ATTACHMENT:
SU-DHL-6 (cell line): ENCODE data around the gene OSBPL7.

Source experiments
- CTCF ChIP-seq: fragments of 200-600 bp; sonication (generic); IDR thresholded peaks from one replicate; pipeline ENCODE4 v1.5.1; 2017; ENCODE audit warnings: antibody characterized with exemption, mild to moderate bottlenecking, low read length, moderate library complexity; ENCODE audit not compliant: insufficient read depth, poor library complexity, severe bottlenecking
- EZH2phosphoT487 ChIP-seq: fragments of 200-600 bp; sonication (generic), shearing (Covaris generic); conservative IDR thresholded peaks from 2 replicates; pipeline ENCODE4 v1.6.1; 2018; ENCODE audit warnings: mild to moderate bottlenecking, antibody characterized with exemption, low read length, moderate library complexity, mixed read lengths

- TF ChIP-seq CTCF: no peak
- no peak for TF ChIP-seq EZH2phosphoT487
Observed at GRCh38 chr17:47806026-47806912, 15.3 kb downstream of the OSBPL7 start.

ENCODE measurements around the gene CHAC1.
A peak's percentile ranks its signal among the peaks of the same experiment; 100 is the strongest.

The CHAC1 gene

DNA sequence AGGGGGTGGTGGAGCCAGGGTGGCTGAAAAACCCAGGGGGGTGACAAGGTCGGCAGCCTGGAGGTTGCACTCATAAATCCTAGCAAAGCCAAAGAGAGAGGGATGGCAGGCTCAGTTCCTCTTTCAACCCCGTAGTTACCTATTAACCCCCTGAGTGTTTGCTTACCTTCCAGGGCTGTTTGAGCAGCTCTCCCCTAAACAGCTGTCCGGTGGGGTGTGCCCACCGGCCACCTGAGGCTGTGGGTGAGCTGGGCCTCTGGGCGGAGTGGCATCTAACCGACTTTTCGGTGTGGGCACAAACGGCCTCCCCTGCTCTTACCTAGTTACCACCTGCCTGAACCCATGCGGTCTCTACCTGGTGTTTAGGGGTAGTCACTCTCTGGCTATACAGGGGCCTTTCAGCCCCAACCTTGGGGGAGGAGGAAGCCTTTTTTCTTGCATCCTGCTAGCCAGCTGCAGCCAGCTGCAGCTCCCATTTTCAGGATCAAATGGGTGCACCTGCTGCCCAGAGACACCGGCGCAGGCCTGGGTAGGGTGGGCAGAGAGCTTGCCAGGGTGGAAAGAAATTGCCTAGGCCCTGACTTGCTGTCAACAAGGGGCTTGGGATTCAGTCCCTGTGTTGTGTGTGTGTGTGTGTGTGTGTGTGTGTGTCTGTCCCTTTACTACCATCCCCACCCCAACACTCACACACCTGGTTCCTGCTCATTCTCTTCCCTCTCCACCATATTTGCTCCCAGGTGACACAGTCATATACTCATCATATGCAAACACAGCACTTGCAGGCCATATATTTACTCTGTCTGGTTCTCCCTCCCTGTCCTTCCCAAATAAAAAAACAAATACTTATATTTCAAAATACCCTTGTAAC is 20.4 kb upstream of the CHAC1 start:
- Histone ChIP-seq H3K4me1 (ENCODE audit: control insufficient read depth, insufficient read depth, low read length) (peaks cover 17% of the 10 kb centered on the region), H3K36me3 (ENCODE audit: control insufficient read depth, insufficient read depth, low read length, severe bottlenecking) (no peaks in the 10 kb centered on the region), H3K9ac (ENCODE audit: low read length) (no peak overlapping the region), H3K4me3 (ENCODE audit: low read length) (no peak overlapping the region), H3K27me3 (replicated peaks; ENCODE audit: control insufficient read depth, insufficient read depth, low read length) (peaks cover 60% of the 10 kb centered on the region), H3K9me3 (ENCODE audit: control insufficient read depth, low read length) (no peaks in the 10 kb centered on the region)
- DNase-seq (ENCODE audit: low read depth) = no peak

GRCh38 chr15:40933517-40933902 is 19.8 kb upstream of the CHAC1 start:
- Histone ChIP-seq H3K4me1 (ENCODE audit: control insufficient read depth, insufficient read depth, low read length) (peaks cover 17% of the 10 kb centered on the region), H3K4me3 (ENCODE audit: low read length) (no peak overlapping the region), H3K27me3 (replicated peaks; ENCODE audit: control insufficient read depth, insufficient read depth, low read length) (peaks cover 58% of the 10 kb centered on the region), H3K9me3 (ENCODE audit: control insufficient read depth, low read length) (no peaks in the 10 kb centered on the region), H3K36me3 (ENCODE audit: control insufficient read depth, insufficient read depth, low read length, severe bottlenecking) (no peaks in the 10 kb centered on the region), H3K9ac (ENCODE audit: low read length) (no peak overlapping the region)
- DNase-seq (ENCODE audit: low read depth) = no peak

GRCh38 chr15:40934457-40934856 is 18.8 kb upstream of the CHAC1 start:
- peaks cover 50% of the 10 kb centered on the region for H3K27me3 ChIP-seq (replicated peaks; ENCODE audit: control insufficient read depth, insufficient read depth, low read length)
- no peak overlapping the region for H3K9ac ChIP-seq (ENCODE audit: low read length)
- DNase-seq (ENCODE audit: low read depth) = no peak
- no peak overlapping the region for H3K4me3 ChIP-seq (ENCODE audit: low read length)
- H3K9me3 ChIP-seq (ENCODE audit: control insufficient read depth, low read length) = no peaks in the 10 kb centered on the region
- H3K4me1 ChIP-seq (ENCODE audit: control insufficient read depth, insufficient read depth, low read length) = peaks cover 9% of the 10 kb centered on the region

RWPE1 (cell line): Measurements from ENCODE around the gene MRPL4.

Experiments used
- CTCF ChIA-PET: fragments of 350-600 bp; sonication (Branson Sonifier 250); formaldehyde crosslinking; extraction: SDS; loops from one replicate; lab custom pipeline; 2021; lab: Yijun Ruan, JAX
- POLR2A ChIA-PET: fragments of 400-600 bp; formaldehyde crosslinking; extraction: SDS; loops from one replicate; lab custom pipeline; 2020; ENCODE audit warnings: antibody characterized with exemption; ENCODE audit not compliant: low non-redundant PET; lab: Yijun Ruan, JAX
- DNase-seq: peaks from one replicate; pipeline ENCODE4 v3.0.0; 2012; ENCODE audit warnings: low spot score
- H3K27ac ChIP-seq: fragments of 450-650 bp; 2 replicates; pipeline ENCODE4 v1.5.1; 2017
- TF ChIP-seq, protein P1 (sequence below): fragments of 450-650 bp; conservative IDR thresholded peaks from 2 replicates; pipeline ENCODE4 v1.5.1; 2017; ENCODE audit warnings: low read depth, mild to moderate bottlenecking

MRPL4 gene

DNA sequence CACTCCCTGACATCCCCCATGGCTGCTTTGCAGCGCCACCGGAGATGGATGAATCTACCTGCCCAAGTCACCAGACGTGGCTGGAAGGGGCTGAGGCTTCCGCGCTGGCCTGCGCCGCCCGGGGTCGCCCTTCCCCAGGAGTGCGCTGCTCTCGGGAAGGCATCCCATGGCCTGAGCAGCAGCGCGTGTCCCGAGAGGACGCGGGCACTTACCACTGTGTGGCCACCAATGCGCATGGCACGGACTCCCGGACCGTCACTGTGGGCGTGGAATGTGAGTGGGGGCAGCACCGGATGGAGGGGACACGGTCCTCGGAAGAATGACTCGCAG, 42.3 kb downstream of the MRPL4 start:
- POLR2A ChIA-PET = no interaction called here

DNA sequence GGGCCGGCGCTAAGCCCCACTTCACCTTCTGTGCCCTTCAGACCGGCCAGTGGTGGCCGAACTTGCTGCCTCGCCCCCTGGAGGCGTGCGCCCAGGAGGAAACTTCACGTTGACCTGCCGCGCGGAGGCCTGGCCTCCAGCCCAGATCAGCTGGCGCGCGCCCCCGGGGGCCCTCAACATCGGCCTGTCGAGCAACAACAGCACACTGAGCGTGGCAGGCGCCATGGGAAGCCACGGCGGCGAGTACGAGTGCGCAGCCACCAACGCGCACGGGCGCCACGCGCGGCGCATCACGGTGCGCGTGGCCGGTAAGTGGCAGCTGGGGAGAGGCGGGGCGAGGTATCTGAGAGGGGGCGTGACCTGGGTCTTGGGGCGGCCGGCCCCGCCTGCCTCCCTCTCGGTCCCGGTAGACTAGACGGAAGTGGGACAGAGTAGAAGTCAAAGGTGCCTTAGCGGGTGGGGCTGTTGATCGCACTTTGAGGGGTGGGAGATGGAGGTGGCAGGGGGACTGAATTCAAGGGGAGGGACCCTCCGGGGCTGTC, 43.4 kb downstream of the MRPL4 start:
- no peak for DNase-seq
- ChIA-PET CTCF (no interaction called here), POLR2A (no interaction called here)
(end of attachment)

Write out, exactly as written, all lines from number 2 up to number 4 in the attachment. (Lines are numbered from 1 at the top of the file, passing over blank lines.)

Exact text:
Source experiments
- CTCF ChIP-seq: fragments of 200-600 bp; sonication (generic); IDR thresholded peaks from one replicate; pipeline ENCODE4 v1.5.1; 2017; ENCODE audit warnings: antibody characterized with exemption, mild to moderate bottlenecking, low read length, moderate library complexity; ENCODE audit not compliant: insufficient read depth, poor library complexity, severe bottlenecking
- EZH2phosphoT487 ChIP-seq: fragments of 200-600 bp; sonication (generic), shearing (Covaris generic); conservative IDR thresholded peaks from 2 replicates; pipeline ENCODE4 v1.6.1; 2018; ENCODE audit warnings: mild to moderate bottlenecking, antibody characterized with exemption, low read length, moderate library complexity, mixed read lengths